Some of these changes may be temporary, particularly those associated with the pandemic, while others may be permanent, such as the focus on new industries and reducing reliance on imported technology. If the economy resumes its gradual shift towards services, energy intensity will likely decrease, and apparent efficiency will increase in the coming years. However, the focus on building new industries and reducing reliance on imported technology has resulted in higher energy consumption and delayed the timeline for reducing coal consumption and emissions.

China’s Bond Market Performance:
China’s benchmark 10-year yield has dropped by approximately 23 basis points this year.
In contrast, U.S. Treasury yields for similar maturities have increased by 78 basis points.
China’s outperformance is driven by its different economic cycle:
The Chinese central bank aims to ease policy to support growth.
Policymakers in other parts of the world maintain elevated interest rates to combat inflation.
Despite tempting U.S. Treasury yields, some foreign managers find China’s bond market attractive due to market volatility and China’s structural slowdown.

Factors Supporting China’s Bonds:
Recent rally in Chinese bonds: Stuttering economic growth and the threat of deflation have fueled bets on further policy easing.
Haven demand due to a selloff in local stocks has increased the appeal of fixed-income assets.
Divergence from global peers: China’s bonds have historically been detached from global counterparts.
The current divergence, based on the spread between U.S. and Chinese 10-year yields (over 230 basis points), is the widest in two decades.
Reduced correlation with global peers: Overseas investors are exiting the Chinese bond market due to fears of geopolitical tensions.
Foreign ownership of China’s government debt declined to 7.5% by the end of March, nearing the lowest level since 2018.
Some investors find Chinese bonds less attractive now: Yields have fallen significantly compared to overseas counterparts.
Reallocating to U.S. Treasuries or other Asian rates markets is being considered.

Goldman Sachs’ View: While acknowledging the central bank’s impact, Goldman Sachs expects yields to remain relatively low over the longer term.
The People’s Bank of China (PBOC) may guide bond yields higher gradually, but a shift to tightening mode is unlikely.
Long-term interest rates are expected to stay low due to weak credit demand and efforts to address local government debt risks.

To our concern, there is a high chance that CNY manufacturing PMI data will be less than previous value. If that happens, after the news release, USD will act much stronger and it may directly reflect on USD demand and commodity supply. (BEARISH Gold).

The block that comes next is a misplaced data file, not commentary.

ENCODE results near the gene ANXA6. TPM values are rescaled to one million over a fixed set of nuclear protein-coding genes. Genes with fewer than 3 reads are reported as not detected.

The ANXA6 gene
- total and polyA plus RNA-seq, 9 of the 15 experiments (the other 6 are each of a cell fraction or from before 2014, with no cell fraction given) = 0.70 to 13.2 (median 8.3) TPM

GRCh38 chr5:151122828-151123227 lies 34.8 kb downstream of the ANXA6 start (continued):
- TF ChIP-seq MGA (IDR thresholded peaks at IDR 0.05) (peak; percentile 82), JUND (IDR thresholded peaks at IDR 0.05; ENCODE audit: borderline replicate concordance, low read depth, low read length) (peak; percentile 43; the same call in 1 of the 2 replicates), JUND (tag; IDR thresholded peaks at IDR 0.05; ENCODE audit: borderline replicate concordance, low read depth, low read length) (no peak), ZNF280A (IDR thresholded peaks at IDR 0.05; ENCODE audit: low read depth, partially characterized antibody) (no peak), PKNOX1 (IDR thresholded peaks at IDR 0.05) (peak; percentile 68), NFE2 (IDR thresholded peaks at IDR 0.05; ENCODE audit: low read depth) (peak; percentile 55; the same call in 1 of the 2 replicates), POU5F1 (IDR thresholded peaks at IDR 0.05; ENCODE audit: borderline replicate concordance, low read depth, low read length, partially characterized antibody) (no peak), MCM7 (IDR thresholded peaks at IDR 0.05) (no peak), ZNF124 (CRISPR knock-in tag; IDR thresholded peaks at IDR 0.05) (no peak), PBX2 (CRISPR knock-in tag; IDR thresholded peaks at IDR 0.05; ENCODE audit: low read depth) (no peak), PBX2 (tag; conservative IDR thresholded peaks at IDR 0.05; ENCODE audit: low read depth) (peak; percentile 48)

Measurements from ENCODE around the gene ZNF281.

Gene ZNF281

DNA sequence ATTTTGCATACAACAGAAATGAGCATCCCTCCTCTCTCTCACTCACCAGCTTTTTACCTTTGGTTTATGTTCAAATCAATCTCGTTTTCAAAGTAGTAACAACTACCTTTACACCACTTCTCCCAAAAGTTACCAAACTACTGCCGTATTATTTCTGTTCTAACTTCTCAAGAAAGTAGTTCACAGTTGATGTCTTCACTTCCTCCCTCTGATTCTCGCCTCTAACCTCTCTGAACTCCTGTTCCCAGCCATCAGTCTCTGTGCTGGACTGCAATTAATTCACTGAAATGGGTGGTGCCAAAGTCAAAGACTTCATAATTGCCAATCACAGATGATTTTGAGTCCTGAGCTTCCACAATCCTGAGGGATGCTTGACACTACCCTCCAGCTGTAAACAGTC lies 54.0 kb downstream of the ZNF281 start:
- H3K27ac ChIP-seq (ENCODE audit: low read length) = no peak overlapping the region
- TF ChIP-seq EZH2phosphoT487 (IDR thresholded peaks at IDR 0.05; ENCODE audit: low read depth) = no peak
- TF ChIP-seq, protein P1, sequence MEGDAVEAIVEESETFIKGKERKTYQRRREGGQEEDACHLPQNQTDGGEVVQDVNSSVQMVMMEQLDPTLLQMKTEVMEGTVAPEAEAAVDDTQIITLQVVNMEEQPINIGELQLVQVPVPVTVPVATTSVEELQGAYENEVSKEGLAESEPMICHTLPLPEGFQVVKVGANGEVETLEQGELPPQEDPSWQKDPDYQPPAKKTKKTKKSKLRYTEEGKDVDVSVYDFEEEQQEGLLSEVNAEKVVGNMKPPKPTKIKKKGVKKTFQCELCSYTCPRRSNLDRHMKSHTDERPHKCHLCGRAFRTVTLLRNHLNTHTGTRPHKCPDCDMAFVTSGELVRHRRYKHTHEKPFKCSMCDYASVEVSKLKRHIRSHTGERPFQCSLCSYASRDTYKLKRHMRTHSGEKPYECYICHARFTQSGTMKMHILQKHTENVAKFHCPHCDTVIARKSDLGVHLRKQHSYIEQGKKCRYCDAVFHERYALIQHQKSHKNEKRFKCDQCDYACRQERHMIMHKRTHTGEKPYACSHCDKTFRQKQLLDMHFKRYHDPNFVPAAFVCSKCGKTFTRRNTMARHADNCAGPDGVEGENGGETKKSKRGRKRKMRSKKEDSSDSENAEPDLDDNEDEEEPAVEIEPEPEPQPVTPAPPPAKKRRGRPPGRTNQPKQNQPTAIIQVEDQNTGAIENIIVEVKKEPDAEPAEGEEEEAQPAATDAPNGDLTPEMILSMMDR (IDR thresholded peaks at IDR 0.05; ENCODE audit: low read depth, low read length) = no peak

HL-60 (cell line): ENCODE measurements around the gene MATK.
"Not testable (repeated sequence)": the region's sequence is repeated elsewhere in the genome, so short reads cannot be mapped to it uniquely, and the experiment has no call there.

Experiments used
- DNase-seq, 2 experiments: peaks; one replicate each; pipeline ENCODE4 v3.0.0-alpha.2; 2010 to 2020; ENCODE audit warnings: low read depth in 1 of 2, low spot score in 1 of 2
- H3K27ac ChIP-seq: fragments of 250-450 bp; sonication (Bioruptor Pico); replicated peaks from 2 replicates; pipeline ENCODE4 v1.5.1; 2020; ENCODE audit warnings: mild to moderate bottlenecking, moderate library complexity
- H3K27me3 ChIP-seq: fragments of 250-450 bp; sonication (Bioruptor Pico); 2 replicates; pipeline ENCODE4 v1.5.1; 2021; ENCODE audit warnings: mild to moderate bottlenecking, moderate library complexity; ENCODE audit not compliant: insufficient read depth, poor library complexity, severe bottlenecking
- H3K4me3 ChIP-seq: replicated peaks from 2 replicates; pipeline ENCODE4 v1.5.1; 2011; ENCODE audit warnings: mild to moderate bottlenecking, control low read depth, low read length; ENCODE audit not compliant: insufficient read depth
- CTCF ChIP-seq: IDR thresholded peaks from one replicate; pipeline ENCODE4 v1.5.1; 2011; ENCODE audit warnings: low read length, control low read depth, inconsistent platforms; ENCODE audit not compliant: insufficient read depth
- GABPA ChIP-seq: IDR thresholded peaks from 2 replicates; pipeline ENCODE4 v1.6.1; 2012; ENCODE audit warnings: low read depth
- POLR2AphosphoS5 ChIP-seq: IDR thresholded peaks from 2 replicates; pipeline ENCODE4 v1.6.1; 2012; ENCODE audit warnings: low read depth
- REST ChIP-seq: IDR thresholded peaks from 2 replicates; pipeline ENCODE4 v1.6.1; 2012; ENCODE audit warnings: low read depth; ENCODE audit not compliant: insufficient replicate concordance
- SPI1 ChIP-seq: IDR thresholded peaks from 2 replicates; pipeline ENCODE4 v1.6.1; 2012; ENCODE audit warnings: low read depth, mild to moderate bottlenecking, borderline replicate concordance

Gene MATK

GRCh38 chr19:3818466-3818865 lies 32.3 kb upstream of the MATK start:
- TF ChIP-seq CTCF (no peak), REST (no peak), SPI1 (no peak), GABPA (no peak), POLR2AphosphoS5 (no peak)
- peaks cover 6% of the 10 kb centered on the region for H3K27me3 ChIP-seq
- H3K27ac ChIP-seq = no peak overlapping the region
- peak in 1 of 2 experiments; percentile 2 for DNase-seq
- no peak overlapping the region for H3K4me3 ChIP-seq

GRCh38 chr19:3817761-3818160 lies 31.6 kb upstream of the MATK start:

Alternatively, if the value rises than the previous, then USD will act much weaker and it may directly reflect on USD supply and commodity demands (Bullish Gold).


Dollar A Tad Softer As Markets Wait For Fed:

The US dollar softened slightly in early trading on Monday, with the yen, euro, and sterling remaining near their lowest levels from Friday’s volatile session. This was due to a holiday in Japan, which saw the yen rise to 158.05 per dollar, a nearly 0.2% increase. The yen had fluctuated significantly on Friday, moving nearly 3.5 yen between 158.445 and 154.97, as traders expressed their disappointment following the Bank of Japan’s decision to maintain its policy settings and provide little insight into reducing its Japanese government bond purchases.

The primary focus for markets this week is the Federal Reserve’s May 1 policy review. Investors are already expecting a delay in rate cuts due to persistent US inflation and statements from officials, including Chair Jerome Powell, emphasizing that these plans are data-dependent. Vishnu Varathan, head of Asia economics and strategy at Mizuho Bank in Singapore, anticipates more two-way action for the dollar-yen pair until the Federal Open Market Committee meeting.

The Fed is expected to keep its benchmark interest rate steady at 5.25% to 5.5% at the April 30-May 1 meeting. Investors are currently anticipating possibly only one cut this year, expected by November, according to the CME’s FedWatch tool. Markets are also vigilant for any intervention by Japanese authorities to manage the yen’s nearly 11% decline this year. Despite the yen’s largest drop in six months on Friday, it also briefly surged to 154.97 to the dollar, sparking speculation of potential intervention by Japanese authorities. The cause of this move was not immediately clear. The sterling was at $1.2509, up 0.15%, but still far from Friday’s $1.2541 highs.